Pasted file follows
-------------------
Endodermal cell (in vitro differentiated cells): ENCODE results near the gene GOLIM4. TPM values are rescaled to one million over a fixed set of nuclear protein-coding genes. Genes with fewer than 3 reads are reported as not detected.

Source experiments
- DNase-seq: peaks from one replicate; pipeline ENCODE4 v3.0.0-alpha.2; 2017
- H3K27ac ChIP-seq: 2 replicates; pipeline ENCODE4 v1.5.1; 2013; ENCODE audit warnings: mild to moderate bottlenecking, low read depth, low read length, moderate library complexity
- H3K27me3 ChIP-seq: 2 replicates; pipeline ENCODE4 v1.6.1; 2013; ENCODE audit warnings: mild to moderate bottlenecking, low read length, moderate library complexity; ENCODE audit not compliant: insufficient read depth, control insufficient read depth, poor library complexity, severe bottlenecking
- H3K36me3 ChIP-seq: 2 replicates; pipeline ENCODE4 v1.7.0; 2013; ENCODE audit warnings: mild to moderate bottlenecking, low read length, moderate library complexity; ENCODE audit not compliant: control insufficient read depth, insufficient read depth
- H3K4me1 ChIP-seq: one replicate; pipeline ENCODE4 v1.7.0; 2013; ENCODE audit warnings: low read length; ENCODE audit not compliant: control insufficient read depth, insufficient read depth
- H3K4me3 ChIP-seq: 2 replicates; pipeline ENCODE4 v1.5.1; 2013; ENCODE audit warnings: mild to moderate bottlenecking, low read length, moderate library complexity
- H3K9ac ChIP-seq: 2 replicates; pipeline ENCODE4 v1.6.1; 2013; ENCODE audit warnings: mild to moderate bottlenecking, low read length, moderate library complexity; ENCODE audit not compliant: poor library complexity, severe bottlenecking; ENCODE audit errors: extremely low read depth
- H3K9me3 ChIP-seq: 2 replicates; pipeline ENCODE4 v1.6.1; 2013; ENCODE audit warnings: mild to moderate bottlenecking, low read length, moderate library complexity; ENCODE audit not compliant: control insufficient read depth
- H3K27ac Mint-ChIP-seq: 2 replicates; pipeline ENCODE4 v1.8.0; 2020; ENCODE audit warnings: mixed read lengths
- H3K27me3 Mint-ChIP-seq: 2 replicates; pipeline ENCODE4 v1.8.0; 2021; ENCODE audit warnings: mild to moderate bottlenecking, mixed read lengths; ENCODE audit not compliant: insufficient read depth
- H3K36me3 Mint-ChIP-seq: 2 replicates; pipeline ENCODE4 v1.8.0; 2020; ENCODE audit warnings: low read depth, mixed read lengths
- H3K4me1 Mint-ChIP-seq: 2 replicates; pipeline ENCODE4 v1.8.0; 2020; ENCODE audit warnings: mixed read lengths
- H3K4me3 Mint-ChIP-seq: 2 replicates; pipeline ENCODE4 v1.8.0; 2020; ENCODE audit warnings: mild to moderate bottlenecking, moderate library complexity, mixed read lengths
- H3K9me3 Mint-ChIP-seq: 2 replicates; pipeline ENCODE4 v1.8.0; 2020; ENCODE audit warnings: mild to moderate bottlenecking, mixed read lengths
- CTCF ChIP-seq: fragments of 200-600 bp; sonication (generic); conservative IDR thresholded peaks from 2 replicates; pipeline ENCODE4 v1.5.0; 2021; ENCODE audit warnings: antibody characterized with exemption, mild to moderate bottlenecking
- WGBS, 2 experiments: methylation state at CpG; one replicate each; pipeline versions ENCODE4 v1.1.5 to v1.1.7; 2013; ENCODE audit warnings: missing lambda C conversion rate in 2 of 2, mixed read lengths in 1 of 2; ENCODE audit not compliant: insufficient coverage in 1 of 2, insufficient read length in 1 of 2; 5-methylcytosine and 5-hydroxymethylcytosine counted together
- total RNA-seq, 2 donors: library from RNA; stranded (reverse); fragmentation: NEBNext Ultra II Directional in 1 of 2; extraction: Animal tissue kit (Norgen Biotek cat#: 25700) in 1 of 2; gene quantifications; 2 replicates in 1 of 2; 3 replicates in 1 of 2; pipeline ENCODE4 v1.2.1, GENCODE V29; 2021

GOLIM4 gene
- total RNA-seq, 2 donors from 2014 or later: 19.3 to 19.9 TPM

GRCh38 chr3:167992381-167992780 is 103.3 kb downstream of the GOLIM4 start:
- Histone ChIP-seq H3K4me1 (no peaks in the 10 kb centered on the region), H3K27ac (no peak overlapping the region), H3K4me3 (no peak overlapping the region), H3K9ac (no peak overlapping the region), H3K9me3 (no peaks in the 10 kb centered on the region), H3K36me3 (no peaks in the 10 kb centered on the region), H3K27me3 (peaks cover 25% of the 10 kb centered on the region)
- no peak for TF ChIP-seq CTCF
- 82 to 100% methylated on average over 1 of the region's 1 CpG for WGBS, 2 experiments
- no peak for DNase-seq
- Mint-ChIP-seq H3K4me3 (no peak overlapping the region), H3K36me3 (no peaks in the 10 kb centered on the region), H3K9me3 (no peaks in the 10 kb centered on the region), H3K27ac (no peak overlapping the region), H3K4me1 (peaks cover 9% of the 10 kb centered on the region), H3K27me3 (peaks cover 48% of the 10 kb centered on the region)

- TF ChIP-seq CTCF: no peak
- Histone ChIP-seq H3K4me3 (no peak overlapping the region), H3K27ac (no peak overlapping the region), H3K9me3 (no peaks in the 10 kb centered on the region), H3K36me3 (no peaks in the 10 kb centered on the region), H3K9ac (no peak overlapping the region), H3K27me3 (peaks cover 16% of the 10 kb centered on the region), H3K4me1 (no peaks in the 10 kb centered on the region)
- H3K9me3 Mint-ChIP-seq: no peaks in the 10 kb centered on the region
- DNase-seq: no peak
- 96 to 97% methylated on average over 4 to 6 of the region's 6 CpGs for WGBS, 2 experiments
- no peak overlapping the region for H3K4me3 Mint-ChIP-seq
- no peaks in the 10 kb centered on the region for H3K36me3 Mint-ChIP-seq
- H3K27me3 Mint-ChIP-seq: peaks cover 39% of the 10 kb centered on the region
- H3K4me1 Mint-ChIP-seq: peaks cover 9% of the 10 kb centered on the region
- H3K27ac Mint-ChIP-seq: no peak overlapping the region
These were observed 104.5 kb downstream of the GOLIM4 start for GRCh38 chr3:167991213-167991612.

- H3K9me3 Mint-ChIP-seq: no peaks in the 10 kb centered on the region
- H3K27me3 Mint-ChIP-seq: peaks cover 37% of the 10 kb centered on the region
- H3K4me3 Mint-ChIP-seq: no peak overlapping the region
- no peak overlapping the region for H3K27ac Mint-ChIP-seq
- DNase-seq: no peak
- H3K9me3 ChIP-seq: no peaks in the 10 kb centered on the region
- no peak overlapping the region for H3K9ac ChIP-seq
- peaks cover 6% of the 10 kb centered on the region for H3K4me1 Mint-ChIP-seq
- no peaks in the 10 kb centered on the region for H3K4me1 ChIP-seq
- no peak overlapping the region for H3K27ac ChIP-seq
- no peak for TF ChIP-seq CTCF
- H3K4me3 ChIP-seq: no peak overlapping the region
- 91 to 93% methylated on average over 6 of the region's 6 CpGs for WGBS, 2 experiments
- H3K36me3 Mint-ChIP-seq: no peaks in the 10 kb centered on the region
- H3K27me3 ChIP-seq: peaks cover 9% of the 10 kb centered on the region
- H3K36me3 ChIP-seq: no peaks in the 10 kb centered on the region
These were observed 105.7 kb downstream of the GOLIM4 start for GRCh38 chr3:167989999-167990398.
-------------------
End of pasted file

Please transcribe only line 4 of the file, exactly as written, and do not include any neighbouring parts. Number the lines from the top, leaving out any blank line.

- H3K27ac ChIP-seq: 2 replicates; pipeline ENCODE4 v1.5.1; 2013; ENCODE audit warnings: mild to moderate bottlenecking, low read depth, low read length, moderate library complexity